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Statistics on working poverty

Table of Contents

Introduction

The working poor are employed people who live in households that fall below an accepted poverty line. While poverty in the developed world is often associated with unemployment, the extreme poverty that exists throughout much of the developing world is largely a problem of employed persons in these societies. For these poor workers, the problem is typically one of employment quality. Reducing poverty in line with the SDGs therefore necessitates boosting the employment opportunities and incomes of the working poor – those people who are employed, but who are nevertheless unable to lift themselves and their families above the poverty threshold.

Data catalogue

IndicatorFrequencyDatabaseSubjectDownload (with labels)Download (with codes)Data explorer
SDG indicator 1.1.1 - Working poverty rate (percentage of employed living below US$2.15 PPP) (%)AnnualSDG Labour Market Indicators (ILOSDG)Working poverty.csv    .dta    .xlsx.csv.gz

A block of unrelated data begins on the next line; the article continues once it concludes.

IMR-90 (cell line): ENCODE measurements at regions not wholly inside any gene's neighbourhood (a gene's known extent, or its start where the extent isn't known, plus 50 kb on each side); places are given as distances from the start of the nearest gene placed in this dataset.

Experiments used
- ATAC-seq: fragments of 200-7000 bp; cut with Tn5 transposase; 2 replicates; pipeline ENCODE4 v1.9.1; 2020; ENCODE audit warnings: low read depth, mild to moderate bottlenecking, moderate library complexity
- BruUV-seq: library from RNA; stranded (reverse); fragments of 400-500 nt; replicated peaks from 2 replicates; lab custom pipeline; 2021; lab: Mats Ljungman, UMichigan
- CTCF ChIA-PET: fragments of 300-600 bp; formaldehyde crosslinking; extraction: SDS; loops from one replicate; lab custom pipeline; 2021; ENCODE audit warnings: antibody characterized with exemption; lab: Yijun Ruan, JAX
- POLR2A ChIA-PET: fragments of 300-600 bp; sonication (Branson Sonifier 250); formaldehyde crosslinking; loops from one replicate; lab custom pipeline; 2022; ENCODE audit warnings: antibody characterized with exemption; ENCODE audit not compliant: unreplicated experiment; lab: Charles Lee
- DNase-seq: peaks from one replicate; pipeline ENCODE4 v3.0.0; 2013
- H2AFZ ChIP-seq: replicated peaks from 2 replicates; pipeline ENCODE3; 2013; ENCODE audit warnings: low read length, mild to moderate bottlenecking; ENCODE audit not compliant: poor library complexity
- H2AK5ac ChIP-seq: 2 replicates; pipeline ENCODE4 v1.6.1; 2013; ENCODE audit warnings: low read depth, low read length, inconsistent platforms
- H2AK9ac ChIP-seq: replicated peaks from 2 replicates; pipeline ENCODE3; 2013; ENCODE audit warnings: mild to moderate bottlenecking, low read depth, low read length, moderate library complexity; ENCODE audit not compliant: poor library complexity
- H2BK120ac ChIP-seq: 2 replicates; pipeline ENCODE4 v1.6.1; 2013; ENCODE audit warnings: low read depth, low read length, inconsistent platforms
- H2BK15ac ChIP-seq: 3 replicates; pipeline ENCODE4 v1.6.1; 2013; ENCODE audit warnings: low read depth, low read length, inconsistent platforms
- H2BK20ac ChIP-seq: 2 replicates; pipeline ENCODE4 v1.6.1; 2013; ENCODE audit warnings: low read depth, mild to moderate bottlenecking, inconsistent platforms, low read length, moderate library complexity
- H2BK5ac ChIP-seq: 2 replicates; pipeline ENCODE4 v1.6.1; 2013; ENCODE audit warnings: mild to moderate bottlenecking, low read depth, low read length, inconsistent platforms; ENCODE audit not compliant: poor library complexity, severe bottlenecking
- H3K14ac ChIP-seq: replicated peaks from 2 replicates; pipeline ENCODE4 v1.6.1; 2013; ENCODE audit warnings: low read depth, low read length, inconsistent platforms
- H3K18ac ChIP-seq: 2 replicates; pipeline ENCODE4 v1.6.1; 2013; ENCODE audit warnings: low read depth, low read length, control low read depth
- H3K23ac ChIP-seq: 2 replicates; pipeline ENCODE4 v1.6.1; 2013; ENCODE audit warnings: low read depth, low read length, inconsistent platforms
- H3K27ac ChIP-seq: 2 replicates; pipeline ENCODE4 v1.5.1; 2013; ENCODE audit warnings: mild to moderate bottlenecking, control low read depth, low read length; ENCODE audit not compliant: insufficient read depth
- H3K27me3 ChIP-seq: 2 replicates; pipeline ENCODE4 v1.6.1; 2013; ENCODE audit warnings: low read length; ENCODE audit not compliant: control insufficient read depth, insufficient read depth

Employment by sex, age and economic class -- ILO modelled estimates, Nov. 2023 (thousands)AnnualILO Modelled Estimates (ILOEST)Working poverty.csv    .dta    .xlsx.csv.gz
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Methods

Employment and economic class in the developing world

This paper introduces a model for generating national estimates and projections of the distribution of the employed across five economic classes for 142 developing countries over the period 1991 to 2017. The national estimates are used to produce aggregate estimates for eight developing regions and for the developing world as a whole.

Publications

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The working poor… or how a job is no guarantee of decent living conditions

This issue of ILOSTAT’s Spotlight on work statistics focuses on employed people living in extreme poverty around the world. Using ILO’s global estimates of employment by economic class, it shows the great progress achieved during the last few decades in reducing working poverty in the world, and how more effort is still needed to completely eradicate it, particularly considering the strong regional disparities.

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